Casting a digital driftnet over freedom
Have you ever been electronically frisked? Or digitally probed?
It’s hard to tell, of course, since you don’t feel a thing.
That’s because government agents who sift through the megabytes of data that
ordinary citizens spin off in their daily routines do their work secretly,
silently and from far away.
As more and more of your personal life is translated into a digital
existence, your government becomes more and more interested in that virtual
persona, whose rights have yet to be clearly defined.
Chances are, in fact, that you would never know about a possible invasion of
your personal privacy, even when government investigators put your data-self
through an algorithmic lineup to see whether a “suspicious pattern” turns
But it would be difficult not to know that government agencies are hoovering
up massive amounts of personal data, usually with the help of private companies
and their customer databases. A numbing number of news articles in recent weeks
reveal just how prevalent this investigative technique has become.
Last week, USA TODAY reported a National Security Agency program to
collect from telecom companies calling records on millions of Americans, to
check for networking “patterns” that might help track down terrorists or reveal
The FBI reports that it has used national-security letters – meaning no court
approval was necessary — to pore secretly through the bank, credit-card,
telephone and Internet records of 3,501 citizens and legal residents.
The Foreign Intelligence Surveillance Act court reported to Congress that it
approved a record number of electronic surveillance and physical searches in
2005. The court received 2,072 applications to conduct such searches and
approved all 2,072. There were 1,754 such warrant applications the year
The FCC reminded companies that provide high-speed Internet access and
Web-based phone service that they have until May 14, 2007, to fix their systems
so law enforcement agencies can install wiretaps.
Rep. James Sensenbrenner, R-Wis., is proposing legislation requiring Internet
service providers to maintain records on individuals’ online activities for the
use of police in criminal cases.
These most recent dispatches from the digital front come after the president
last December confirmed reports in The New York Times that he had
authorized the NSA to intercept telephone and e-mail communications between
residents in the U.S. and suspected terrorists abroad without first seeking a
Such tactics cast a wide net for vaguely realized reasons and, as far as we
know, no significant yield. If these intrusive techniques actually made us safer
or prevented terrorist attacks, then government law enforcement officials might
be better able to justify these programs. Still, they argue forcefully that such
investigative approaches are legal and justified by the troubled times we live
Others are not so sure.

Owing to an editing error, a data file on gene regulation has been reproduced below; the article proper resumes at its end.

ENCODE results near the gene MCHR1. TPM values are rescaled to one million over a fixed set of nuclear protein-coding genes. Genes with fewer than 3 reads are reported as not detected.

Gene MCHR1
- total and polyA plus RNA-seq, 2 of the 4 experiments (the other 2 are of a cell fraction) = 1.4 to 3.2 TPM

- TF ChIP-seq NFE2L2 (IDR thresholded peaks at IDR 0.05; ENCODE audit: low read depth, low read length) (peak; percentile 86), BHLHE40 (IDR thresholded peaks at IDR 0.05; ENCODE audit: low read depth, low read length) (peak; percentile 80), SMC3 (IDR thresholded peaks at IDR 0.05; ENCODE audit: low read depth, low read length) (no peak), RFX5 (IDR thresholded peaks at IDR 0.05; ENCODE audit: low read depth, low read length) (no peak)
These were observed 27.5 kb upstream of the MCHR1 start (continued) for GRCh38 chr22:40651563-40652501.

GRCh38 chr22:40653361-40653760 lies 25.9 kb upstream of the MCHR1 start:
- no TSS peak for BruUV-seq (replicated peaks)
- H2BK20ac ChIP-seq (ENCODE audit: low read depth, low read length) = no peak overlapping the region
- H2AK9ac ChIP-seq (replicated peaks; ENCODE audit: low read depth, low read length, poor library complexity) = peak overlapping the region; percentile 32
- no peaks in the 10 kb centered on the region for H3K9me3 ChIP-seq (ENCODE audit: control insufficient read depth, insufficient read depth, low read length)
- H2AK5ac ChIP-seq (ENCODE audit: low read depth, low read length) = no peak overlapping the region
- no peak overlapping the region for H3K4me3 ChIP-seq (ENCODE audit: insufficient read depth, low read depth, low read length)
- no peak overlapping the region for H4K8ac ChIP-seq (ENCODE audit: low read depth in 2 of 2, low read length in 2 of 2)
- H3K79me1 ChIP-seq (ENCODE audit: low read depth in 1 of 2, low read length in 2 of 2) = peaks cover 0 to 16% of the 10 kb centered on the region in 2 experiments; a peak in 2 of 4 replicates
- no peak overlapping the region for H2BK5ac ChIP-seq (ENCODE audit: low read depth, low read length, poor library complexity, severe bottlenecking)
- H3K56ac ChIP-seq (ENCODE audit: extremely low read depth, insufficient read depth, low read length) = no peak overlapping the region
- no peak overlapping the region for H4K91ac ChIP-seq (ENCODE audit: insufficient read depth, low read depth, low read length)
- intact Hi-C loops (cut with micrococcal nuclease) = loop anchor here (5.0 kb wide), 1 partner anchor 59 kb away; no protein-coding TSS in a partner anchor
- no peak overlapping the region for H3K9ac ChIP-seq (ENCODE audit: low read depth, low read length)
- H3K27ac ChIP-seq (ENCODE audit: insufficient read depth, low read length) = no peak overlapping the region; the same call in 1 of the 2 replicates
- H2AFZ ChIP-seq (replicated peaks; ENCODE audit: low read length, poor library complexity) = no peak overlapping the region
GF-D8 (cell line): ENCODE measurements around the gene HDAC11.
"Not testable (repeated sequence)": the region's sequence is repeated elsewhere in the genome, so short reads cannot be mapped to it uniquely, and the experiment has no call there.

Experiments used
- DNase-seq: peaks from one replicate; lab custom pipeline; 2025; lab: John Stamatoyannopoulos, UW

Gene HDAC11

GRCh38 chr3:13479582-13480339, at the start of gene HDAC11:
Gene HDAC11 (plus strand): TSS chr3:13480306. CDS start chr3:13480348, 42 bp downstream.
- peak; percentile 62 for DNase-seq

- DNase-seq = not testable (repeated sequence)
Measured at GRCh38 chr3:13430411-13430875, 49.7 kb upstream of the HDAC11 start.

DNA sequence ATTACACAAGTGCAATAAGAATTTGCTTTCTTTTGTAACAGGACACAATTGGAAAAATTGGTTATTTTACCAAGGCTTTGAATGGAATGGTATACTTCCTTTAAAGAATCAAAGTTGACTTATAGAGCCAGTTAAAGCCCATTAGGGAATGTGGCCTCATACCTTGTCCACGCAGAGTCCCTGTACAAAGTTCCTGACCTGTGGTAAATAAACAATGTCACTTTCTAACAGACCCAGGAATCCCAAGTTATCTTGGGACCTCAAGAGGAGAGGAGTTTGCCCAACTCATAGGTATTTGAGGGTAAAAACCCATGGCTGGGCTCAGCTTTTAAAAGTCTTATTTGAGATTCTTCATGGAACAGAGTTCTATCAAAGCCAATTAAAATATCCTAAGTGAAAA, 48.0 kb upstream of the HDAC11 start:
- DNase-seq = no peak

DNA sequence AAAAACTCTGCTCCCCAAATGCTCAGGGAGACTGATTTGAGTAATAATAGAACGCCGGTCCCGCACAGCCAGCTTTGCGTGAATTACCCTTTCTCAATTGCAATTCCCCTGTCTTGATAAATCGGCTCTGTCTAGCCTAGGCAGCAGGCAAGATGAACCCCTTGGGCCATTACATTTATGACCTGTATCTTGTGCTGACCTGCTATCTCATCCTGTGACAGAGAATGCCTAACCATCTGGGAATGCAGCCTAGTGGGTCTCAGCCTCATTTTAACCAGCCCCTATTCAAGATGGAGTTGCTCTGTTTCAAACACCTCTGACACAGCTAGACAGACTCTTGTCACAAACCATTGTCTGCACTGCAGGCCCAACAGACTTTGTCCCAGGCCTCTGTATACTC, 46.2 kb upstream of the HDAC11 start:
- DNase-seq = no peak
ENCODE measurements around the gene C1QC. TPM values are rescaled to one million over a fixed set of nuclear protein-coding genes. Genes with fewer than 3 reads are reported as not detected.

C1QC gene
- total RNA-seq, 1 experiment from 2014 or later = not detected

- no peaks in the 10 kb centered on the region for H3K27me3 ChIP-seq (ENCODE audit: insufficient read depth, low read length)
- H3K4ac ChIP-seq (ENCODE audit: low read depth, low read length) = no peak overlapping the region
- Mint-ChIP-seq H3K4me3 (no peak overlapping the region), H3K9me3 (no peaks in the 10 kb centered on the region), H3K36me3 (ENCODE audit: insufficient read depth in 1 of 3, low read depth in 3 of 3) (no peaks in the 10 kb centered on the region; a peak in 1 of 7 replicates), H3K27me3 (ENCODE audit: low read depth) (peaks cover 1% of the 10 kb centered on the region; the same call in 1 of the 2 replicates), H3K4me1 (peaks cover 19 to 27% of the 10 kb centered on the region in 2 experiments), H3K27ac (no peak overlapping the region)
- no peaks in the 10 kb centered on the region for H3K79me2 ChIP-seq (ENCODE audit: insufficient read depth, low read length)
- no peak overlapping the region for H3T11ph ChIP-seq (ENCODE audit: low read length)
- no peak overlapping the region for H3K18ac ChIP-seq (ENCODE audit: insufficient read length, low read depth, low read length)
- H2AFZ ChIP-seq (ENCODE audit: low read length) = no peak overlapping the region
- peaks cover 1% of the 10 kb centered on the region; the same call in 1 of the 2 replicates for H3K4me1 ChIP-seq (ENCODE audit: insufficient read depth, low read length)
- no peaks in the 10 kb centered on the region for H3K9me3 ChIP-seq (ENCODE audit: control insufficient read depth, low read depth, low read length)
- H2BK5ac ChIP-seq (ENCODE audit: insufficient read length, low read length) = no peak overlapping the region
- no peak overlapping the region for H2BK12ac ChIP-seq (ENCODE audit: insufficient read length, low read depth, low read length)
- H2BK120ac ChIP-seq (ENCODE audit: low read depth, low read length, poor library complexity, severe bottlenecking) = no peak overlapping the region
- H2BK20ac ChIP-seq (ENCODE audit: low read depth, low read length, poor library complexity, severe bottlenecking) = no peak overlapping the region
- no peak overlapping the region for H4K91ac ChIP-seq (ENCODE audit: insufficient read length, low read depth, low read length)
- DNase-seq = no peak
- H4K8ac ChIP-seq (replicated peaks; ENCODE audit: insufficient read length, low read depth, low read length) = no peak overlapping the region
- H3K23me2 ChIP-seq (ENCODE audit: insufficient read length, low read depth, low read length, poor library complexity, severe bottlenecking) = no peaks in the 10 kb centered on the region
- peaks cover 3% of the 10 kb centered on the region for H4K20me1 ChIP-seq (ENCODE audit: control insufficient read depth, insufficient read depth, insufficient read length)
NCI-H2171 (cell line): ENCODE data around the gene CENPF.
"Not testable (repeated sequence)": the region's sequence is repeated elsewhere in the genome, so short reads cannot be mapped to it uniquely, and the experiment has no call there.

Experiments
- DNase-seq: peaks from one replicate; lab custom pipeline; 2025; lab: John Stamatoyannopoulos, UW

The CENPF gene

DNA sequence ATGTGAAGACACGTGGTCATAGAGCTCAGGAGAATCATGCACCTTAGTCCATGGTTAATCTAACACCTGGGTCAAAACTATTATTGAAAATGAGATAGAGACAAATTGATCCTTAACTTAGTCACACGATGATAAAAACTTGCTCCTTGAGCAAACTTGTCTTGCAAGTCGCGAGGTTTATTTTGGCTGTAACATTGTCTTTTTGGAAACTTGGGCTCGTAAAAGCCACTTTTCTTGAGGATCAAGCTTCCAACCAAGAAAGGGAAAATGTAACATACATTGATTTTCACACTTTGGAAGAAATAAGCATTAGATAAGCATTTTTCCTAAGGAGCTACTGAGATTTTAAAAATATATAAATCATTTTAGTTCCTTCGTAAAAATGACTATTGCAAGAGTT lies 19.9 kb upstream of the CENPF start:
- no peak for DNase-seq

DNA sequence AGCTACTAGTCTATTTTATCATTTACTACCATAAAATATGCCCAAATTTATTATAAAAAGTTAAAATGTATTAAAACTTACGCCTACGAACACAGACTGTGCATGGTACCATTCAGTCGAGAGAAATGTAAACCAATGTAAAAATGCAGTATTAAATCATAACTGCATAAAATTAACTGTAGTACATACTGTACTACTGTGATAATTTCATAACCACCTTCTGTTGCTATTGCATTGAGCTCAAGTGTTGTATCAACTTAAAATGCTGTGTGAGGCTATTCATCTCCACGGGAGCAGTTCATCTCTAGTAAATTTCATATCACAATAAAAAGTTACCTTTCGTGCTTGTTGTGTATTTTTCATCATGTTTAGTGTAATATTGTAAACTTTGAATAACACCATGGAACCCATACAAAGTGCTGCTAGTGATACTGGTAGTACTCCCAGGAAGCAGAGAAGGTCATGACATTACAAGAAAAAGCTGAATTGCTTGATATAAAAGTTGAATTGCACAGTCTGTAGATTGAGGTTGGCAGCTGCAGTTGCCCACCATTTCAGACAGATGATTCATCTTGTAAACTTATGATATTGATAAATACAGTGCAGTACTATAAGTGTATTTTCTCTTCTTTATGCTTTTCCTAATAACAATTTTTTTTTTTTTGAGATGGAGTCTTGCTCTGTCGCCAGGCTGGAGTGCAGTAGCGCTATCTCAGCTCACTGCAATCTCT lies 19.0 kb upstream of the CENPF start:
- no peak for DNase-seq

Polls in the last few days showed significant numbers of Americans alarmed by
the news of the telephone companies’ cooperation with the feds on providing
calling records. Political leaders from both sides expressed concern. There were
calls for the FCC to investigate, from within and outside the commission. A
number of class-action lawsuits have been filed against telephone companies for
violation of customer privacy.
Whether legal challenges to such surveillance will succeed is much in
The Electronic Frontier Foundation has filed suit accusing AT&T of
working with the U.S. government to conduct illegal electronic surveillance. On
May 17, a federal judge denied a request by EFF to release documents it claims
show that AT&T allowed the NSA to attach equipment to telephone circuits in
San Francisco to facilitate “vacuum-cleaner surveillance of all the data
crossing the Internet.”
On May 13, government lawyers submitted under seal a motion for dismissal of
the EFF suit. The government reportedly will invoke the state-secrets privilege
to derail the legal action without ever having to defend itself in open court or
present evidence that it acted within the law.
Aside from invasion of privacy, such activity significantly affects innocent
Americans’ constitutional rights, especially when it comes to such protected
First Amendment activities as checking out material from the library, feeling
free to call or receive calls as you wish, visiting Web sites and conducting
Internet searches without worry, and freely associating with others.
And there is a real threat to the press’s ability to gather and deliver the
news in recent reports that phone calls to and from journalists at ABC News,
The New York Times and The Washington Post were being traced as
part of the FBI’s investigation of leaks of classified information.
In an op-ed article in USA TODAY earlier this week, legal scholar
Jonathan Turley wrote that “The Framers gave us a free press as the final safety
net if all other checks and balances in the three branches of government
That is, if the safety net doesn’t get all tangled up in the government’s
Paul K. McMasters is First Amendment ombudsman at the First Amendment
Center, 1101 Wilson Blvd., Arlington, Va. 22209. E-mail: firstname.lastname@example.org.